Get ready for decades of Icelandic fireworks
- 17:38 16 April 2010 by Kate Ravilious
- NEW SCIENTIST
We're not quite back to the pre-plane era, but air travel over and around the north Atlantic might get a lot more disrupted in the coming years.
Volcanologists say the fireworks exploding from the Eyjafjallajökull volcano on Iceland, which is responsible for the ash cloud that is grounding all commercial flights across northern Europe, may become a familiar sight. Increased rumblings under Iceland over the past decade suggest that the area is entering a more active phase, with more eruptions and the potential for some very large bangs.
"Volcanic activity on Iceland appears to follow a periodicity of around 50 to 80 years. The increase in activity over the past 10 years suggests we might be entering a more active phase with more eruptions," says Thorvaldur Thordarson, an expert on Icelandic volcanoes at the University of Edinburgh, UK. By contrast, the latter half of the 20th century was unusually quiet.
Along with increased volcanism, more seismic activity has been recorded around Iceland, including the magnitude-6.1 quake that rocked Reykjavik in May 2008.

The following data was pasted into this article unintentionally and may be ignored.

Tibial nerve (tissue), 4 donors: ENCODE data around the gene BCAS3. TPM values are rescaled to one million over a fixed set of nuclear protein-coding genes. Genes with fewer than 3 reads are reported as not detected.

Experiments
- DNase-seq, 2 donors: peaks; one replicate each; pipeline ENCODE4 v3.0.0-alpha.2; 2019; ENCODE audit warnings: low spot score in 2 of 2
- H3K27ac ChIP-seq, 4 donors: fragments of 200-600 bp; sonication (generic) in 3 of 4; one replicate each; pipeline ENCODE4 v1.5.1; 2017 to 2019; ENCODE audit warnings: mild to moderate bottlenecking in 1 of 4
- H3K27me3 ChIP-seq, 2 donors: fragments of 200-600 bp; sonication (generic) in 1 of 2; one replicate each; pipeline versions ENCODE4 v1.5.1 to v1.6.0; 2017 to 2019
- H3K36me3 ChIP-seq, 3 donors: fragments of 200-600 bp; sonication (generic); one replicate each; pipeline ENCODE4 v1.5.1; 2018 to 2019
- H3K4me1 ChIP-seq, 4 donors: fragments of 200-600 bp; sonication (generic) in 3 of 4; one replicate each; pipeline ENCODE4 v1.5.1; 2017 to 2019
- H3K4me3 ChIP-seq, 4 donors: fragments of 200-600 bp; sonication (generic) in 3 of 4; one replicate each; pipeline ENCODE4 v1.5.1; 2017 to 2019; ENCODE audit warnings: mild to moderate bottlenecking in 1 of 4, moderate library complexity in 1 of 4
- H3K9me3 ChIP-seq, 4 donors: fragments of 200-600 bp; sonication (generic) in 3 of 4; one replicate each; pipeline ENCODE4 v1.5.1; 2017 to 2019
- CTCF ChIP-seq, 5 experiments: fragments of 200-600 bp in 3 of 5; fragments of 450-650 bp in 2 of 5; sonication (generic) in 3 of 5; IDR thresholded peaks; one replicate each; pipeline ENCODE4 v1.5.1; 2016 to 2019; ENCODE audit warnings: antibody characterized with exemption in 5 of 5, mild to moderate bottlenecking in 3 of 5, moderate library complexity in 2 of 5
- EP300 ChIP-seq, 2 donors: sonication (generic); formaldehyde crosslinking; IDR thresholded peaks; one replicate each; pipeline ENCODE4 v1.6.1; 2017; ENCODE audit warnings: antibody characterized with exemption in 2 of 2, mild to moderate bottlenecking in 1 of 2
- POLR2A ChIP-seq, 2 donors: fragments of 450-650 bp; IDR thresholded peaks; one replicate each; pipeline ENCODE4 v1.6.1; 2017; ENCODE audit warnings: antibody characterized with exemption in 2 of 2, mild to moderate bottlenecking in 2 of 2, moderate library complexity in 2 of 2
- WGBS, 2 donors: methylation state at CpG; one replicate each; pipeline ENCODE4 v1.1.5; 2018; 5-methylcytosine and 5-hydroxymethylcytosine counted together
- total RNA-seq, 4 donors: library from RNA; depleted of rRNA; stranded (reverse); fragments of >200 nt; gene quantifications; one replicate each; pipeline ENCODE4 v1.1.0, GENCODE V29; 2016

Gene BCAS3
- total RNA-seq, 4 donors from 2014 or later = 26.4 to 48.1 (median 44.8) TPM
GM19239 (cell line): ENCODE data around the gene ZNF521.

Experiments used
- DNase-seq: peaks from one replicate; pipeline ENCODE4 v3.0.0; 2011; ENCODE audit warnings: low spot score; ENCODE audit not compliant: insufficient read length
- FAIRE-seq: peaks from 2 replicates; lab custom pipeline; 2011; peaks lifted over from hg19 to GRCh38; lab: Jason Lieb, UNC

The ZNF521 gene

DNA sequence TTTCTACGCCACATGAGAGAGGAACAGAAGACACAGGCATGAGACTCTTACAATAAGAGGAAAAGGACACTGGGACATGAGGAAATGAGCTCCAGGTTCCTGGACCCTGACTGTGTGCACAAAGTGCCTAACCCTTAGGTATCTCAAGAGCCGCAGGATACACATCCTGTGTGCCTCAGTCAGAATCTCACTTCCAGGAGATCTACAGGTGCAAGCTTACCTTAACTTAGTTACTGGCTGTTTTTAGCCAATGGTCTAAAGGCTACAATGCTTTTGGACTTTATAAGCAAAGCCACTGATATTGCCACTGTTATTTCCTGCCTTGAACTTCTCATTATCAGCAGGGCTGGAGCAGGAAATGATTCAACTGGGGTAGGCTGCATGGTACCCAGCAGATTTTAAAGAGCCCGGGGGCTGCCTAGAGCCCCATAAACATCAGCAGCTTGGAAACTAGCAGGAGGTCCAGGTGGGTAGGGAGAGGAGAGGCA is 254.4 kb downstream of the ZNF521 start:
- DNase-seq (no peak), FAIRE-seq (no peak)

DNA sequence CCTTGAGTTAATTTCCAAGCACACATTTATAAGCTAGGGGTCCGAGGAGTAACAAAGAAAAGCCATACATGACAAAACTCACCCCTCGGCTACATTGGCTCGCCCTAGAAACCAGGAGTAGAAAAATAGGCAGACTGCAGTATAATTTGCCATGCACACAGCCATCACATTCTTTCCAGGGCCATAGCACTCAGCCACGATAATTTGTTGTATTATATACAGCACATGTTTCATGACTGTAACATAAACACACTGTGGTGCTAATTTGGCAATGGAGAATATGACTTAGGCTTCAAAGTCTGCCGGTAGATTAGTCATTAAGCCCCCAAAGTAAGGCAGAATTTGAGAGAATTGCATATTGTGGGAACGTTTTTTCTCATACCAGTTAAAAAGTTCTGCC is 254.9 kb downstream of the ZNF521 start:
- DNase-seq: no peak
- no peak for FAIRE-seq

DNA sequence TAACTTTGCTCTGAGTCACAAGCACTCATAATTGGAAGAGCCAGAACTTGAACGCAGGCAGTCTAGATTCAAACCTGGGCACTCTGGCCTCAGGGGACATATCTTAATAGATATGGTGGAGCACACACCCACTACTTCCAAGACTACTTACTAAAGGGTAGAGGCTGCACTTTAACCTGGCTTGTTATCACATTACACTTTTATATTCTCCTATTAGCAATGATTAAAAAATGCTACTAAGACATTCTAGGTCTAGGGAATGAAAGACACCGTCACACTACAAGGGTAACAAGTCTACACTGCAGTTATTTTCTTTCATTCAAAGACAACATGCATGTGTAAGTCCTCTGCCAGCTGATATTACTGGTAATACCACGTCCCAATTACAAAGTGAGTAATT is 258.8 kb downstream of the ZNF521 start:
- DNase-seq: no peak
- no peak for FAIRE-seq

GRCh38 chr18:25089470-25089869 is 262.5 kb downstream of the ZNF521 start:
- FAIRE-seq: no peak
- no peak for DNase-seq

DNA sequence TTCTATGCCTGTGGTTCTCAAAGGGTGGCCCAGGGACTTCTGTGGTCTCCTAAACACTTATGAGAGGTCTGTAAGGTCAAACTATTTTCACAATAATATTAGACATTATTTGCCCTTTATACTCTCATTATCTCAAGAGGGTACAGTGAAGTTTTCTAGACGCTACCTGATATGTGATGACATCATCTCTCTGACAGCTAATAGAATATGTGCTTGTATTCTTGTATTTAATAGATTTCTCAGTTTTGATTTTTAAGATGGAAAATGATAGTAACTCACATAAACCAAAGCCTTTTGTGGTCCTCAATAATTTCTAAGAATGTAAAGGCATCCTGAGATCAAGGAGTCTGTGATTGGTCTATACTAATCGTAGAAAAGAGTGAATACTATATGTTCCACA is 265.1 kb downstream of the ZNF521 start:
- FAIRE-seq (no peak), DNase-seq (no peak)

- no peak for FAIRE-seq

In 1998 Gudrún Larsen from the University of Iceland in Reykjavik and colleagues used 800 years' worth of data from lava layers, ice cores and historical records to show that Iceland's volcanism goes through cycles of high and low activity. The peaks of these cycles seem to be strongly linked to bursts of earthquakes, which release the build-up of strain on tectonic faults near Iceland caused by the rifting of the Atlantic Ocean.
In addition, the periodicity may be linked to pulses of magma coming from the mantle and pressure fluctuations at the surface caused by glaciers melting and geothermal activity.
Larsen and colleagues showed that the Vatnajökull ice cap region – which includes the highly active Grímsvötn and Bárdarbunga volcanoes – experienced between 6 and 11 eruptions every 40 years during phases of high activity, compared with no more than three eruptions per 40 years during low-activity phases. Other regions of Iceland appear to follow a similar pattern to Vatnajökull.
As well as becoming more frequent, eruptions seem to get more intense during the high-activity phases. A number of Iceland's most devastating eruptions – including that of the volcano Laki in 1783 that killed over half of Iceland's livestock and led to a famine that wiped out about a quarter of the human population – have occurred when the Atlantic rift system has been active. "If we are entering a more active phase, these bigger eruptions will become more likely," says Thordarson.
Judging by recent volcanic and earthquake activity, Thordarson and his colleagues believe that Iceland is entering its next active phase and estimate it will last for 60 years or so, peaking between 2030 and 2040.
Journal reference: Geology, vol 26, p 943